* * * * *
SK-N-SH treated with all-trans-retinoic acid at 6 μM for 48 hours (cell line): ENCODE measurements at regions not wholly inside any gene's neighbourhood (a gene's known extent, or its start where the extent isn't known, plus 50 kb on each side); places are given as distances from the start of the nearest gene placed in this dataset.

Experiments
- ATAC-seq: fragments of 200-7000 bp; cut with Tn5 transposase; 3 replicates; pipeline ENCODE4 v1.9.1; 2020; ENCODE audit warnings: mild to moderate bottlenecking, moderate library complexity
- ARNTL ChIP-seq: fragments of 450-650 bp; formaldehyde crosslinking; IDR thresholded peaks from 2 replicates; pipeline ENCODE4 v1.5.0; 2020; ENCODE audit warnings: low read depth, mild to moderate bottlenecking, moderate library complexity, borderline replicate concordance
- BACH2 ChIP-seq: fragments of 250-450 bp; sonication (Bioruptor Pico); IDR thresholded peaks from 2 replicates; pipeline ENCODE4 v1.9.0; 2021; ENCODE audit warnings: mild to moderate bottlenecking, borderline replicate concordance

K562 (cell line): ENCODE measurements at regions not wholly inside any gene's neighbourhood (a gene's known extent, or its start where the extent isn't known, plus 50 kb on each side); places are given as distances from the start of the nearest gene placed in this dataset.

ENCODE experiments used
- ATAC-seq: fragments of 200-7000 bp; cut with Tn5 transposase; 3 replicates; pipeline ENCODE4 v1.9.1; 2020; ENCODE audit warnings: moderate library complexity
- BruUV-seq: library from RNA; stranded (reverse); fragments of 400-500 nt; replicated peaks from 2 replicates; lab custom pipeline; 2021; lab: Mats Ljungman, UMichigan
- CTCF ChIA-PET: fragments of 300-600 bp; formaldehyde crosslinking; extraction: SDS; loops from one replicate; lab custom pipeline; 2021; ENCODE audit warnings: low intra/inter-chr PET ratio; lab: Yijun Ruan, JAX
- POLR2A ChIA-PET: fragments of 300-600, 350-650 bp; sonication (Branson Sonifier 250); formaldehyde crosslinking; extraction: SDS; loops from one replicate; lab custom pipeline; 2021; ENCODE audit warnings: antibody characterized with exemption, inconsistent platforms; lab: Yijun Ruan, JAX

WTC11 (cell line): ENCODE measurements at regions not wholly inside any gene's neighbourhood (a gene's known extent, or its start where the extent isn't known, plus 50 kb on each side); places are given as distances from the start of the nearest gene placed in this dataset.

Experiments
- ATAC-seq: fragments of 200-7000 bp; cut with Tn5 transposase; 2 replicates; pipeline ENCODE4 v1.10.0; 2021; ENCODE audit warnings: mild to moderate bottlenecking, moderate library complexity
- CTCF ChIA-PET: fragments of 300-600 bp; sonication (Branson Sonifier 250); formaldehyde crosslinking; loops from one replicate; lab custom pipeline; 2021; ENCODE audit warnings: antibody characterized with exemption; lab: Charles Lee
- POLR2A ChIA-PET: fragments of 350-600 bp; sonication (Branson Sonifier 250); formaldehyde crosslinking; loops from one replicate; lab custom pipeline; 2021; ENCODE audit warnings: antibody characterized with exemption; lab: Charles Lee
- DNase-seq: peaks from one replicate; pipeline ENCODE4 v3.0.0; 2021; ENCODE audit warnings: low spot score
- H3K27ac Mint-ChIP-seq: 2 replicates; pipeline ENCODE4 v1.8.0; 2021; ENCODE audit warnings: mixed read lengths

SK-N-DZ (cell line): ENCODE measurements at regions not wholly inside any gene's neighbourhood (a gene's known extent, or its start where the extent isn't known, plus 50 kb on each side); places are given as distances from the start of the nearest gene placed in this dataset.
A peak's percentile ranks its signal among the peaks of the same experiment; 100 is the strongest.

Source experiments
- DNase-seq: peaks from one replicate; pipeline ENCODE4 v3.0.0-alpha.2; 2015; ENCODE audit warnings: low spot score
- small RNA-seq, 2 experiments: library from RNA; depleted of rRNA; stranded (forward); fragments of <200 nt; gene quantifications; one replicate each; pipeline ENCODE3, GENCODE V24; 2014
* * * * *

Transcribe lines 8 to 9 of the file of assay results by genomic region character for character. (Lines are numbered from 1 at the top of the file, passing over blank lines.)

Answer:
- ATAC-seq: fragments of 200-7000 bp; cut with Tn5 transposase; 3 replicates; pipeline ENCODE4 v1.9.1; 2020; ENCODE audit warnings: moderate library complexity
- BruUV-seq: library from RNA; stranded (reverse); fragments of 400-500 nt; replicated peaks from 2 replicates; lab custom pipeline; 2021; lab: Mats Ljungman, UMichigan